Friday, December 31, 2021

A Facebook Memory

 Facebook pulled up an interesting “On this day” memory for me from Dec. 19, 2009:

The interesting part is that I didn’t begin what I think of now as my drawing commitment until September 2011. That means that for nearly two years after I declared my goal publicly on Facebook (and privately to myself in my journal; see below), I still continued to quit and restart, quit and restart, quit and restart. I remember well the cycle: A renewed burst of enthusiasm and excitement for learning to draw was usually prompted by a book, class or idea I had heard about. Eventually I would get discouraged and give up. Then something else would reignite my interest, and the cycle would begin again. Over and over.

12/17/09 self-portrait
I’ve heard from enough blog readers over the years to know that many of you have begun sketching only recently. Some have had difficulty keeping up an art-making practice – just as I did for many years (most of my adult life, actually). Even when the desire is strong, learning and practicing are difficult. It’s easy to quit and hard to keep going.

Although I remember clearly the anxiety I had about drawing back then, it’s almost astonishing to realize that the same activity brings me so much joy and pleasure now. For continually pushing through the anxiety, fear, resistance, laziness, discouragement and whatever else I had encountered back then, I feel nothing but gratitude toward my former self.

Many individuals and organizations (Sketchbook Skool and Karen Abend’s Sketchbook Revival come to mind) are devoted to helping others develop a creative habit. I’m not one of those individuals. I don’t know how to explain how to do it – I can only serve by example here on my blog.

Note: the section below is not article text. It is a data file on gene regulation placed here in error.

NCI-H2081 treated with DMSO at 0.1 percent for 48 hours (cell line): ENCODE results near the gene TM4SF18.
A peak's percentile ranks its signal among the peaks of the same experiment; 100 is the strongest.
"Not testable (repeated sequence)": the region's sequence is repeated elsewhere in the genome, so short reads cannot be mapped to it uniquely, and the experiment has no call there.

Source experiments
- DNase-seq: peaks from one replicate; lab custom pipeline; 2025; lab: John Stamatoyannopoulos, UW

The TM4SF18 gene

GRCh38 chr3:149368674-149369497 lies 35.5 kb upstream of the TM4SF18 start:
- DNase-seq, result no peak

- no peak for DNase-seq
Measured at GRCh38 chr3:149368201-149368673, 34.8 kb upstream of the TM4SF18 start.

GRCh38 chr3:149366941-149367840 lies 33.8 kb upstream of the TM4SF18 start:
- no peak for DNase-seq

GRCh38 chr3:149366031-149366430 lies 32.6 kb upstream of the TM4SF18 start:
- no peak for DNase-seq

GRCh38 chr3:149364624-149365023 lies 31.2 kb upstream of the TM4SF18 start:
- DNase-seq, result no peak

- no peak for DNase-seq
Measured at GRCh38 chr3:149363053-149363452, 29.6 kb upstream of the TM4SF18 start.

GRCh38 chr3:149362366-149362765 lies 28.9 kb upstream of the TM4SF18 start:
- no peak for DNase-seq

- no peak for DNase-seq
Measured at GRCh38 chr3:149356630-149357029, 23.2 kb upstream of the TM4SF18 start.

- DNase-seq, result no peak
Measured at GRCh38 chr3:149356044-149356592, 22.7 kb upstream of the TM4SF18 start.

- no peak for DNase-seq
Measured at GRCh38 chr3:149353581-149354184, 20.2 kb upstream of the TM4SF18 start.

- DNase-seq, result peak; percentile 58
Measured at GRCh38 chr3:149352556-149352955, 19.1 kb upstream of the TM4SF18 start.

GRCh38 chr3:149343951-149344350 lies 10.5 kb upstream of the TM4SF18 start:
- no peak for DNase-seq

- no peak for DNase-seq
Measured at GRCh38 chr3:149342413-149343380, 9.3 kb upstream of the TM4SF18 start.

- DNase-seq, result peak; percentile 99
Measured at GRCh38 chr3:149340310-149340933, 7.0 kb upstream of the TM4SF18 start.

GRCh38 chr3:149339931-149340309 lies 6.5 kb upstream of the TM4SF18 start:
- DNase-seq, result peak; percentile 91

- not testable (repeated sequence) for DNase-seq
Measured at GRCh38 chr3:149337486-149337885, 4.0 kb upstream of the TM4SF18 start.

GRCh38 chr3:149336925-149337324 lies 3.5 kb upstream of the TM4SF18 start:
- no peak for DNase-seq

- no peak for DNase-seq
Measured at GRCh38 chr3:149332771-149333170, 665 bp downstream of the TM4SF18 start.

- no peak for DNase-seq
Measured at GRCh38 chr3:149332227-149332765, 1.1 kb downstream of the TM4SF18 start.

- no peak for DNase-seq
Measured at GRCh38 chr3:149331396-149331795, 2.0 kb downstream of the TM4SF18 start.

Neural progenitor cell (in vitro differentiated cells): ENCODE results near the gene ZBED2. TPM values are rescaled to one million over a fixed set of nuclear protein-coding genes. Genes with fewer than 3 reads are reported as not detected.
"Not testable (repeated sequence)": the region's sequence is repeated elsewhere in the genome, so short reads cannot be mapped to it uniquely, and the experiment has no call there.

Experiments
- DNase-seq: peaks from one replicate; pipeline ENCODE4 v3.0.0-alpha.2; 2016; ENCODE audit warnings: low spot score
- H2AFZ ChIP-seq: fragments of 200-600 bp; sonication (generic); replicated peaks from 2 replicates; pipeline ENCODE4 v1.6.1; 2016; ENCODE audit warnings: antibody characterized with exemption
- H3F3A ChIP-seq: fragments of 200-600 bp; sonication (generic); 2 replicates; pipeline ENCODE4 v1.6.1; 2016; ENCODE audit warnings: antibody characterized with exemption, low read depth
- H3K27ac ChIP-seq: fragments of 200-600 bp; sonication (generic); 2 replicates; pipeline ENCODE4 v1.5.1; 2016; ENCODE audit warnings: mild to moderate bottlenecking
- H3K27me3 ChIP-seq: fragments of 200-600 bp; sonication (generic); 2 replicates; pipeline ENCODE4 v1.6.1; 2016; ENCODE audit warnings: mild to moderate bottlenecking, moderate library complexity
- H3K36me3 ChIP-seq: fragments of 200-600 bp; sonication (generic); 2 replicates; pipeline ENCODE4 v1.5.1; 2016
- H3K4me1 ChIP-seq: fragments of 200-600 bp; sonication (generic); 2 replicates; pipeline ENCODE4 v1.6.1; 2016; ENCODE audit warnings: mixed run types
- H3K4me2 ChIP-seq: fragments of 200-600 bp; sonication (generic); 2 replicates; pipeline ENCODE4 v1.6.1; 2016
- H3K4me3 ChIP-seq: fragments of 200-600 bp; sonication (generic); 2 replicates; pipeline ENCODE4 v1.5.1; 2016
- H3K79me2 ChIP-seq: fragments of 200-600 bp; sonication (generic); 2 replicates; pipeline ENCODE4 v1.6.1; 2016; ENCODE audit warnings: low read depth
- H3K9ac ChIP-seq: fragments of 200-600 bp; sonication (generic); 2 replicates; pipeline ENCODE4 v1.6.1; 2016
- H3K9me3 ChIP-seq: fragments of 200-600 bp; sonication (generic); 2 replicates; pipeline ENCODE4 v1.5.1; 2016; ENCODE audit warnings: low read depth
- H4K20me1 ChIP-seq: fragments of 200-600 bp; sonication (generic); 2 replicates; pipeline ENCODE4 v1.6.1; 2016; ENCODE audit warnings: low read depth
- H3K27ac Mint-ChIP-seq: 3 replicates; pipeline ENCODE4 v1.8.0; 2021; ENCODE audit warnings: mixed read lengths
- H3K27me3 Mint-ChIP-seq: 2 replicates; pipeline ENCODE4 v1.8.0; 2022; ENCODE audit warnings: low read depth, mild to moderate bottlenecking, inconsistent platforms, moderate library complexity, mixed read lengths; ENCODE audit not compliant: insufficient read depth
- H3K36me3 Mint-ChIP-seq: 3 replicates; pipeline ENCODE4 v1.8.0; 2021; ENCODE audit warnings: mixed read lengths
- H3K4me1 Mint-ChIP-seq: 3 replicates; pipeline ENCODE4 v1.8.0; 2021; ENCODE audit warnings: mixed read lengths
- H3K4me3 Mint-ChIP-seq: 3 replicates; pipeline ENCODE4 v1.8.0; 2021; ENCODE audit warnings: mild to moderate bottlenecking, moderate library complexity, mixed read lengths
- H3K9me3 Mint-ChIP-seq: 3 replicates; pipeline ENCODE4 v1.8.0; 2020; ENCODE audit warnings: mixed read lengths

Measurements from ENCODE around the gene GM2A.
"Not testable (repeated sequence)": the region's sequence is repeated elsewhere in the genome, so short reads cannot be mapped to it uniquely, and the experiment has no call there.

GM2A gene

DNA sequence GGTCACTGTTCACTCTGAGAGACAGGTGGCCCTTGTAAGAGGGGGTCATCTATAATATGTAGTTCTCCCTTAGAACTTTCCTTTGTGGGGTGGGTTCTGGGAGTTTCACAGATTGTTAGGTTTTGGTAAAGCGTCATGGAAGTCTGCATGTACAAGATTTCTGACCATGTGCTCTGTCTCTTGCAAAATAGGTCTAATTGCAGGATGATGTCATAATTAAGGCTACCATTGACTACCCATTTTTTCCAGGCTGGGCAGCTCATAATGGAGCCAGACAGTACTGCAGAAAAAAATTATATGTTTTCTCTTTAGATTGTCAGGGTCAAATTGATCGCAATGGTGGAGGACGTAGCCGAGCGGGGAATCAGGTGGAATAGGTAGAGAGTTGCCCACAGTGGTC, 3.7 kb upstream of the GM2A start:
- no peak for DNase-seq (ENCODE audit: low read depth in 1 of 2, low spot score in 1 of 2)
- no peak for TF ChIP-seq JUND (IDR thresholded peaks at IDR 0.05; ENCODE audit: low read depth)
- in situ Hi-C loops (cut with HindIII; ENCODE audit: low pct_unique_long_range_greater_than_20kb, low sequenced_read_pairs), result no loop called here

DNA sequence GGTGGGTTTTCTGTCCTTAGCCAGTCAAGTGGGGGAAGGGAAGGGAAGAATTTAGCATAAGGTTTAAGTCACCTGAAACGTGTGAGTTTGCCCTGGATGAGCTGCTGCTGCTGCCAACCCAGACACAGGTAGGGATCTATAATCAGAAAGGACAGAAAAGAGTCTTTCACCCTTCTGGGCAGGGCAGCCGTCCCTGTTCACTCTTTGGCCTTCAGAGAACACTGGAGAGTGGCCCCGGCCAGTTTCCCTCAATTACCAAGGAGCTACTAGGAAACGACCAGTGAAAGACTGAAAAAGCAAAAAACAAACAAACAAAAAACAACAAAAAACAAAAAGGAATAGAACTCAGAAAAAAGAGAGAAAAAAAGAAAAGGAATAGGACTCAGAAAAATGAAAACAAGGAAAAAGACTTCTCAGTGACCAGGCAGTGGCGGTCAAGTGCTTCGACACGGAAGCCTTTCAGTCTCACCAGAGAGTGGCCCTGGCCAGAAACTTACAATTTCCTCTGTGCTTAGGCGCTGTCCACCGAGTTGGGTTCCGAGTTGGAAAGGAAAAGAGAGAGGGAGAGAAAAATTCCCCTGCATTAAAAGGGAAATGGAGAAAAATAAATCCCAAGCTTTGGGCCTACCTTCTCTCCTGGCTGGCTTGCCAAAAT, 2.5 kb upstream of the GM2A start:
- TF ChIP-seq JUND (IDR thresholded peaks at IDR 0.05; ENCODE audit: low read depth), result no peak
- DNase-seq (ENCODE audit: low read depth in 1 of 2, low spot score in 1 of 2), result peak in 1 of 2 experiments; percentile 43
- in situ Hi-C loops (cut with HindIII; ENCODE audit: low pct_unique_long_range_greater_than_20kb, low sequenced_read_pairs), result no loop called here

12/7/09 journal entry (shortly before the public declaration on Facebook)

As my annual year-end retrospective post, however, I thought I’d offer this: It’s OK if you stop drawing for a while. I don’t want to sound like a 12-step program or something, but learning to draw is a day-at-a-time thing. Just because you’ve stopped for a day or a month or 20 years doesn’t mean you can never go back to it. Someday the desire to draw will be stronger than not to draw, and you’ll be drawing again. Just draw again – even if it’s not forever. Someday, it might be.

12/24/09 negative space exercise
Amused by that 2009 declaration on Facebook, I dug out my old sketchbooks and journals from that period to find the Betty Edwards work I had done. Shown on this post are a few exercises from that time.

Tomorrow is the beginning of a fresh year. I hope it will include the joy of drawing for you as I know it will for me. Happy new year!

1/11/10 negative space exercise


12/18/09 Draw from a photo upside-down. I vividly recall this exercise because I was so amazed by how well the drawing came out! I kept thinking at the time, "Maybe if I stand on my head, all my drawings will come out better."


  1. Glad you were able to conquer your anxiety and continue drawing. You've made such tremendous strides in your work. I always enjoy seeing wheat you've done.

    1. Thanks for your ongoing encouragement, Joan! Happy New Year!

  2. I would love to have seen a current, or more recent, self-portrait next to your first one. I think it would show you and your readers what great strides you’ve made. Xoxo.

    1. Thanks for the suggestion, Ana! I'll do that the next time I make a selfie!


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